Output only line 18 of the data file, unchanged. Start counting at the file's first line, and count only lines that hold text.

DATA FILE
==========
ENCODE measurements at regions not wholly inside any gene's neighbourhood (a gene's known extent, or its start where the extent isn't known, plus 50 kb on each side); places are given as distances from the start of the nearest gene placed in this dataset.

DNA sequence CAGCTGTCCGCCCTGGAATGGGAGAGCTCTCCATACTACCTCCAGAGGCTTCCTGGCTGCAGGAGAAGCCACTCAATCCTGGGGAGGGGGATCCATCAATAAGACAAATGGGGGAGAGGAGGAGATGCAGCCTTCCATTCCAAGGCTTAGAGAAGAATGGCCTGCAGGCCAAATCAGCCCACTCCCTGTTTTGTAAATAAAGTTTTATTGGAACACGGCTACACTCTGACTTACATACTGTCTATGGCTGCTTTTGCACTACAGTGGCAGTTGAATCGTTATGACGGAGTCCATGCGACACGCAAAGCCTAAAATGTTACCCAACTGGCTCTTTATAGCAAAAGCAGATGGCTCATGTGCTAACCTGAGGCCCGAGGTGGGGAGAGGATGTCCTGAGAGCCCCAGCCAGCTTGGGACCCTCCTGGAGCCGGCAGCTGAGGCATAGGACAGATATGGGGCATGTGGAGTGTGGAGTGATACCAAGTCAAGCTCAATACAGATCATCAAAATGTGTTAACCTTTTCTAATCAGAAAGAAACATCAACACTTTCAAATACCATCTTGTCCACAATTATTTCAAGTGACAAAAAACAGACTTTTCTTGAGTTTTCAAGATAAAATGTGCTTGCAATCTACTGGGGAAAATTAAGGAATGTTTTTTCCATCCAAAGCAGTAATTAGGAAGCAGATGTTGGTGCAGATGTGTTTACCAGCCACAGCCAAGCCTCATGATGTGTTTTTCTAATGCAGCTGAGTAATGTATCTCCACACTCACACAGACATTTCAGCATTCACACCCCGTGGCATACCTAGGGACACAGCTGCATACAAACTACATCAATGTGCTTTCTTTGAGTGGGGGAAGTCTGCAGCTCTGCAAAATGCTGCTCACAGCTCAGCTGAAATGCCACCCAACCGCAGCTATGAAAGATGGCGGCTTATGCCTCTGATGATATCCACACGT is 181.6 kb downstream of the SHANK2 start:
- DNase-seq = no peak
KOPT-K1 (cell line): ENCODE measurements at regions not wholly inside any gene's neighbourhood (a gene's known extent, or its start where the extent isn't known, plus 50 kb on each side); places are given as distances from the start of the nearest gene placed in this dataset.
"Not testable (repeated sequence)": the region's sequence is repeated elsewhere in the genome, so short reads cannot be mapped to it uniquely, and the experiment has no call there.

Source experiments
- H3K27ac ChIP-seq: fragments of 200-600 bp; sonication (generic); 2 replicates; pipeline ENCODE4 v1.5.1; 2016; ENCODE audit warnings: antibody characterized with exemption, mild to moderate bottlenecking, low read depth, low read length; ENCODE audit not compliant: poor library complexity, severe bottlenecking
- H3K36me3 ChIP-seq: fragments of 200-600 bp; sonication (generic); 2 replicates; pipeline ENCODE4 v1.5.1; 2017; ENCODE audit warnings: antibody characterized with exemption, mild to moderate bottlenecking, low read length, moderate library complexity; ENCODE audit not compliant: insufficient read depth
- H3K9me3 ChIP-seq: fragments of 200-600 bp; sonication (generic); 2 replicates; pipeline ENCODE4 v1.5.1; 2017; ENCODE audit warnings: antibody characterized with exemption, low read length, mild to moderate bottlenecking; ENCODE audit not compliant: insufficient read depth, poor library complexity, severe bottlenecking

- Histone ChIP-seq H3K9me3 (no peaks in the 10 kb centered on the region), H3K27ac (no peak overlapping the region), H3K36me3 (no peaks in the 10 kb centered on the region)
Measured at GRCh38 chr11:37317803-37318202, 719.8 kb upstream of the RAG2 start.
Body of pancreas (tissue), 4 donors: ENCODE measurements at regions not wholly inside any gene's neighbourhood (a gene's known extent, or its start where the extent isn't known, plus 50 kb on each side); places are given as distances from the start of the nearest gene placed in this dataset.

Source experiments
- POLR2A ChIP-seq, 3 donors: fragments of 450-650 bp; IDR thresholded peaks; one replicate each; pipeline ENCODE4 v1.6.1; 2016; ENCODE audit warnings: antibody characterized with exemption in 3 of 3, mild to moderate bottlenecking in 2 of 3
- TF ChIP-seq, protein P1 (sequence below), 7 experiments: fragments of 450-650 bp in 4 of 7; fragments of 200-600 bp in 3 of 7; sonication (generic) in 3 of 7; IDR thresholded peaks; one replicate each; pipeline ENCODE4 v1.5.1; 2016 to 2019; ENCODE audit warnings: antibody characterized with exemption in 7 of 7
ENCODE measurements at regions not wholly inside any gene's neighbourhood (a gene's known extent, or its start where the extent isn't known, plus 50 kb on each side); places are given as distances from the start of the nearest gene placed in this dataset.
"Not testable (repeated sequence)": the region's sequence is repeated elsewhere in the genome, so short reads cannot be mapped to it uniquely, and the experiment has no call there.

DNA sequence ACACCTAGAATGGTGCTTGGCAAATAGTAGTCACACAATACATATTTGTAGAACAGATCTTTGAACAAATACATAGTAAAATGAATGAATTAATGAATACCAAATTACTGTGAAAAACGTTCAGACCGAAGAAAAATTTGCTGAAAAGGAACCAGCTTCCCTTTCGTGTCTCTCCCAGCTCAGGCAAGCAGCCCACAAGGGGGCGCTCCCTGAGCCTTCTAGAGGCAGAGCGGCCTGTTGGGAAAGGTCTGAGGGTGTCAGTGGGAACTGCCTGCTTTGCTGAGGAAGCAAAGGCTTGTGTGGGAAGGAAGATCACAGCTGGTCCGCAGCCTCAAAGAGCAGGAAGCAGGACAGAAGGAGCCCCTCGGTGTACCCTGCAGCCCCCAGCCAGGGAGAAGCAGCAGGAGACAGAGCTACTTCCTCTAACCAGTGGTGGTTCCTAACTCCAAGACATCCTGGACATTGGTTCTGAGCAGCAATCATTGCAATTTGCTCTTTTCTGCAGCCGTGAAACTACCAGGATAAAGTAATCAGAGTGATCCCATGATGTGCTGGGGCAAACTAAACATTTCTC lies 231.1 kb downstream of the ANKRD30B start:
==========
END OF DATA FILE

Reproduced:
DNA sequence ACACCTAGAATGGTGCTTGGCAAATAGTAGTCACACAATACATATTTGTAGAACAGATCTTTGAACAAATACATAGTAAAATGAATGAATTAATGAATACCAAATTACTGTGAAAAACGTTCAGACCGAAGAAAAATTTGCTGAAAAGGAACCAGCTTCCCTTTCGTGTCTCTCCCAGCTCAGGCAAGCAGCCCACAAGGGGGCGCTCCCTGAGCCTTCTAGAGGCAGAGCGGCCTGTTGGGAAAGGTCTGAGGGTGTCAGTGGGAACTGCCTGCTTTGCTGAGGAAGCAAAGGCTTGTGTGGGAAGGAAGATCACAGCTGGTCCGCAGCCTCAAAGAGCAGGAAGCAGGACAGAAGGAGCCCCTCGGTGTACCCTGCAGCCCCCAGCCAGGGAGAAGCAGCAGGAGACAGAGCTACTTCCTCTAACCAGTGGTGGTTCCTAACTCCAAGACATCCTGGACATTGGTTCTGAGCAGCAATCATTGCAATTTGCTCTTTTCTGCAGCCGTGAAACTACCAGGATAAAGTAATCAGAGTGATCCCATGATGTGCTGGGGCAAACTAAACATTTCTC lies 231.1 kb downstream of the ANKRD30B start: